build.gradle settings.gradle gradlew etc. (gradle stuff)
    in here goes some magic to make gradle work
  myproject.ipr etc (IntelliJ stuff)
          Your java files go here
        Your resources go here


Clearly the above do not encompass every kind of project, nor do they accurately represent all instances of the generalised kinds of project they claim to be; however they are good starting points if you are beginning a project and you're not sure quite how to lay it out. In a lot of cases, the general layout is dictated by the standardised tools for building such projects, and in that case it would behoove you to follow the standard for such tools as you choose to use.

Of course, which build tools you choose is another aesthetic (and functional) decision, and we'll perhaps cover that in a future article.

Ultimately what matters is that, for your project, your layout is logical and does not introduce difficulty when locating parts of the source. If necessary you can have a document in your source tree explaining where things are. So long as you stick to your layout consistently, noone will be overly upset if things are not quite as they expected.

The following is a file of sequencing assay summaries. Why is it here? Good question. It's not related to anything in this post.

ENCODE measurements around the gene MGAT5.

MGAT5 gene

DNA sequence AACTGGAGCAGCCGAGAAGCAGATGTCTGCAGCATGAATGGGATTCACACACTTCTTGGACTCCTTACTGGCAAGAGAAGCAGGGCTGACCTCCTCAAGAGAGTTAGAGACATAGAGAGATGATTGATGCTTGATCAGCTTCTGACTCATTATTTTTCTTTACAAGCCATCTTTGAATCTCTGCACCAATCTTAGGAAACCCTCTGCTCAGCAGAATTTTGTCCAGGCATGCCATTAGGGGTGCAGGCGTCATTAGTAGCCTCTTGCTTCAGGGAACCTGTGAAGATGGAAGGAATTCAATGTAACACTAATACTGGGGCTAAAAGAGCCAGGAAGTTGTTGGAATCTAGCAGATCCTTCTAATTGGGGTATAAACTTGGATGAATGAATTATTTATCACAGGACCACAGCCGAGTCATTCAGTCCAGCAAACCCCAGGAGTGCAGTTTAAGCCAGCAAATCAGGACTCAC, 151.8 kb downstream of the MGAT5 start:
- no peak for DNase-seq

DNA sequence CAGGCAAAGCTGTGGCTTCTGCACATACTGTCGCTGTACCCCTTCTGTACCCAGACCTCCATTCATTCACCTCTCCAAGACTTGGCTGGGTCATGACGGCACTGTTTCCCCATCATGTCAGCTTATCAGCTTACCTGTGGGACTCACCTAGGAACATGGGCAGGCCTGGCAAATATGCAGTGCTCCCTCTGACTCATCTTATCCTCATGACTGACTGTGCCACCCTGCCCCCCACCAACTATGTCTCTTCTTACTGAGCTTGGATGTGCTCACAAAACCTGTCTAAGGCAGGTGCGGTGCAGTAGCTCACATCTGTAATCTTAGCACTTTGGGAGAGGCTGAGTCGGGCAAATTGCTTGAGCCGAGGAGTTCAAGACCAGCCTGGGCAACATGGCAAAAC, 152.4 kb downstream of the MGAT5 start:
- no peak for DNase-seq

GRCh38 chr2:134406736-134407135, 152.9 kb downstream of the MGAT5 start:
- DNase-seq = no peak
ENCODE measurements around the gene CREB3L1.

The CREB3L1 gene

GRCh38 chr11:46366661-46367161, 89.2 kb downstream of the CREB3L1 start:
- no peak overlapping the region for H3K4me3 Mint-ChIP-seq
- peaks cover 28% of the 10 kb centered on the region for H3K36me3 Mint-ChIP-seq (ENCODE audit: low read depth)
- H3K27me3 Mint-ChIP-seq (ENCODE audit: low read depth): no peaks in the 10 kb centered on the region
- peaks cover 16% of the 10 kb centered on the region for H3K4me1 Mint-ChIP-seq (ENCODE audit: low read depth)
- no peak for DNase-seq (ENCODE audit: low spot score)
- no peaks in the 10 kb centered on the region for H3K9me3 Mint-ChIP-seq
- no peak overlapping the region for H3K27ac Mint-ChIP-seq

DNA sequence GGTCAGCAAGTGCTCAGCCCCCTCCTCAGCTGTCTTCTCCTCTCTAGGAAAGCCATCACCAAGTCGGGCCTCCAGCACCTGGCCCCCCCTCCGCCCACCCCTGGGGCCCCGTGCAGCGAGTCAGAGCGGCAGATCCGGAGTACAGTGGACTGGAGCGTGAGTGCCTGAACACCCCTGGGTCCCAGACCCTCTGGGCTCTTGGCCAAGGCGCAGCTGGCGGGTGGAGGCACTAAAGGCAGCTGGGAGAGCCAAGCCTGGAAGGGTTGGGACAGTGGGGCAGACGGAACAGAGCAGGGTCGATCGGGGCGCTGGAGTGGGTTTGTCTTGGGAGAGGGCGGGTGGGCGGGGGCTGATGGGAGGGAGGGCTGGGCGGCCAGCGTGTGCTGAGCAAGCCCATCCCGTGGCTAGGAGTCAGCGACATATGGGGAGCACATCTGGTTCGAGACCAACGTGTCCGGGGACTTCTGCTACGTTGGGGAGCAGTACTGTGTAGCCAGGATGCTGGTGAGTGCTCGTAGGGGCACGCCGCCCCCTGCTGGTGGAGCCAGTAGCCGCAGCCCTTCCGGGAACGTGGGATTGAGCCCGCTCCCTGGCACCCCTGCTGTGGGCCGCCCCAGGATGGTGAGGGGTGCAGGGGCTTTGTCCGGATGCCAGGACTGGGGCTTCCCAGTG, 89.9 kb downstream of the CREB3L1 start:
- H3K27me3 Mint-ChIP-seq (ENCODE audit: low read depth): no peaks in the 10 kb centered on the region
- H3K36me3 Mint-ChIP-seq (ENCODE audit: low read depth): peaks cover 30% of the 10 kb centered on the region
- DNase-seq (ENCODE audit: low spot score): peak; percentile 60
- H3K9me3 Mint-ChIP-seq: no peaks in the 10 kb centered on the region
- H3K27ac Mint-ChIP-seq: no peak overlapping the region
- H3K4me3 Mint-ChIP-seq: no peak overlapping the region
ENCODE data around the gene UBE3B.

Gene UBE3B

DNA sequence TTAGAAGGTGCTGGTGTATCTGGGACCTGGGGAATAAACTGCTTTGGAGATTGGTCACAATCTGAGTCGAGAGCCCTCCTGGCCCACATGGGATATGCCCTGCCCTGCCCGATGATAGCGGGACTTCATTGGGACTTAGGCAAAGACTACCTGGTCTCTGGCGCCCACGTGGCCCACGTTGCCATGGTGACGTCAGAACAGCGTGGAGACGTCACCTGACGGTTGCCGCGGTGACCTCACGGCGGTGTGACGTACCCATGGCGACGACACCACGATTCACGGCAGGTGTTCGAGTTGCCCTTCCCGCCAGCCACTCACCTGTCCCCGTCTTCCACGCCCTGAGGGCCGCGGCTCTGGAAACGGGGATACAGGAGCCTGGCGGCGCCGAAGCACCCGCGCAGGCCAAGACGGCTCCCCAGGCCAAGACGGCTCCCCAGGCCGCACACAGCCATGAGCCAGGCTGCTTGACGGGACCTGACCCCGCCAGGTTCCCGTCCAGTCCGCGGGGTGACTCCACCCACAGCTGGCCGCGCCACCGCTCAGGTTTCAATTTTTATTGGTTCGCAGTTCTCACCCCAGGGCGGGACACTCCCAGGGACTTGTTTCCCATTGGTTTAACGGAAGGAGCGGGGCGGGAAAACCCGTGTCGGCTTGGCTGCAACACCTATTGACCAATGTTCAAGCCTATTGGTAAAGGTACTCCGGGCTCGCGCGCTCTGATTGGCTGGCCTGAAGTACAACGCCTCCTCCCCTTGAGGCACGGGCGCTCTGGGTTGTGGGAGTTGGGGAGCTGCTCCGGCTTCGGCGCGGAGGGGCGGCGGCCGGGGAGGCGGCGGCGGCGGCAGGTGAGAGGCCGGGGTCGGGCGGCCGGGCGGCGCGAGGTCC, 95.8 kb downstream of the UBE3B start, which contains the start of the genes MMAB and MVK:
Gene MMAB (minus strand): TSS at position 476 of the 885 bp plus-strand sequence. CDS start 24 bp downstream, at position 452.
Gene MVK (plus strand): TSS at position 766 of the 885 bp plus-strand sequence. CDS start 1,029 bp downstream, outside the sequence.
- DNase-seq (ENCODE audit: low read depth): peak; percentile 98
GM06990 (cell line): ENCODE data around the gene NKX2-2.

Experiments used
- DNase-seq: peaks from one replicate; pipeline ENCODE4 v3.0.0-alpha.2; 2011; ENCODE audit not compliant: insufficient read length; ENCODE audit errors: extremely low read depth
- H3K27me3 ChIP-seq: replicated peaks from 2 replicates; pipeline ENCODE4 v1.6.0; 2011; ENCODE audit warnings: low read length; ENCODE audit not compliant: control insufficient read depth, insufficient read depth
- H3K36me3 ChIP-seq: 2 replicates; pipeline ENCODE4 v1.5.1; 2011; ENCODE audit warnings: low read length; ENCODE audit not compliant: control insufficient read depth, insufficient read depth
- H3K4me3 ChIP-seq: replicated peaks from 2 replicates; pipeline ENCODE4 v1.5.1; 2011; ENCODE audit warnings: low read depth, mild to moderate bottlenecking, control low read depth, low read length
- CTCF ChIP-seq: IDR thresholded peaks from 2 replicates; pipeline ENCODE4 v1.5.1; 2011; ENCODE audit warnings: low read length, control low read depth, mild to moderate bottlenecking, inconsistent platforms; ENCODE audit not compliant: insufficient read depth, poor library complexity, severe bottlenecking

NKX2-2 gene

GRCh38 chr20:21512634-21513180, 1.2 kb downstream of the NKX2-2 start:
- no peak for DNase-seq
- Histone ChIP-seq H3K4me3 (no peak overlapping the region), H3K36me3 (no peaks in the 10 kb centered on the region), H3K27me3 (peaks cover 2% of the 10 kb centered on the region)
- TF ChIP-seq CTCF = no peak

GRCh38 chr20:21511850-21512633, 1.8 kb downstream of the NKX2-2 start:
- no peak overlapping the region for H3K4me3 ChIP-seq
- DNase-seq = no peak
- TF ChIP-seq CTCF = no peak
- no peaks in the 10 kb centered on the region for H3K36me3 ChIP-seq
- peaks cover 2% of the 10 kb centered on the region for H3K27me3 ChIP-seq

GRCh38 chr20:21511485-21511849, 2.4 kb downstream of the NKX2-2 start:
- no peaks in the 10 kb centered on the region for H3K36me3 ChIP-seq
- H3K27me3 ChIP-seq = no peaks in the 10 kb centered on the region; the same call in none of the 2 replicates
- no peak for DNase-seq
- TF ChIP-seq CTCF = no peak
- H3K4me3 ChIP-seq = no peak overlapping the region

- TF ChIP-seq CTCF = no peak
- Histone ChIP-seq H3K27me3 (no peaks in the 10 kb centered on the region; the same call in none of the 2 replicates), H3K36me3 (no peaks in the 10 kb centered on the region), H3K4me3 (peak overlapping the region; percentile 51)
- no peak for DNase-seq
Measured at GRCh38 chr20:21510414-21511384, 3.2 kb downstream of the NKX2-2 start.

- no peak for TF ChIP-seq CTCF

P.S. I tried to include Go here, but it just made me feel sick so I gave up, sorry.

P.P.S. No, I never claimed to be non-partisan here.

Posted Wed Jun 3 11:00:08 2015
Will Holland Jargon

How often have you found yourself searching for that shell command you have used 755 times before? What makes the incantation so hard to remember? Maybe it involves a string of seemingly random characters, something a lot of older Unix packages are guilty of, or maybe the choice of terminology is poor.